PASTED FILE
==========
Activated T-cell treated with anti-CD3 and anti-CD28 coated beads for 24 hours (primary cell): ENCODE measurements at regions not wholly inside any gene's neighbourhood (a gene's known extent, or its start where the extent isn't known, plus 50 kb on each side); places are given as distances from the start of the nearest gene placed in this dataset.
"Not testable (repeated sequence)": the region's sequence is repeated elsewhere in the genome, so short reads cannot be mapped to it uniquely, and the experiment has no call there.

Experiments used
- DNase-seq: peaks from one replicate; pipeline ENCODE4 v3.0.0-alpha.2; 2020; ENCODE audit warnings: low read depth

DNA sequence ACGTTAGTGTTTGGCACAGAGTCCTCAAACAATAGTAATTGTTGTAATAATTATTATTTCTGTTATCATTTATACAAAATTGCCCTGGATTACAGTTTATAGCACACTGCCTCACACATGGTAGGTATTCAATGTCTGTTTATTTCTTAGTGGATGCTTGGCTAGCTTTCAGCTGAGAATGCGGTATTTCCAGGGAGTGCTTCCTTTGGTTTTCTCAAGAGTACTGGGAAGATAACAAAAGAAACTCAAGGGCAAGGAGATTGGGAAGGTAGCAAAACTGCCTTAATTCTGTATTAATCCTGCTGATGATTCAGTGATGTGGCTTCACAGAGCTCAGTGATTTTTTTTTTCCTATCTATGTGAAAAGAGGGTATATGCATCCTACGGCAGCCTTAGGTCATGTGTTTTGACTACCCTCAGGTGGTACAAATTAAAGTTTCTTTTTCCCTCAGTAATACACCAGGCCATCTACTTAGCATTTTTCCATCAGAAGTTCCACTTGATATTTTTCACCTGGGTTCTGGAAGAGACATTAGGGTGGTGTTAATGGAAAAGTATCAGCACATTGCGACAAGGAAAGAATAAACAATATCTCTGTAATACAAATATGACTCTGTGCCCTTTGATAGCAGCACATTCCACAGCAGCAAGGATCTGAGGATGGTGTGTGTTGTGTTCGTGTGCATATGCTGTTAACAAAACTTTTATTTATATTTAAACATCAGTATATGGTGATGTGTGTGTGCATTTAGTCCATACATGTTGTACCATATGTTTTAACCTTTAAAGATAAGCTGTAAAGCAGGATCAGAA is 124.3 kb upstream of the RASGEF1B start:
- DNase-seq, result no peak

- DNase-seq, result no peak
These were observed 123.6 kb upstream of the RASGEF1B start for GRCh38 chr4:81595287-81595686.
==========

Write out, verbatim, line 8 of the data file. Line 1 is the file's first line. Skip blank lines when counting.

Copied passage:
These were observed 123.6 kb upstream of the RASGEF1B start for GRCh38 chr4:81595287-81595686.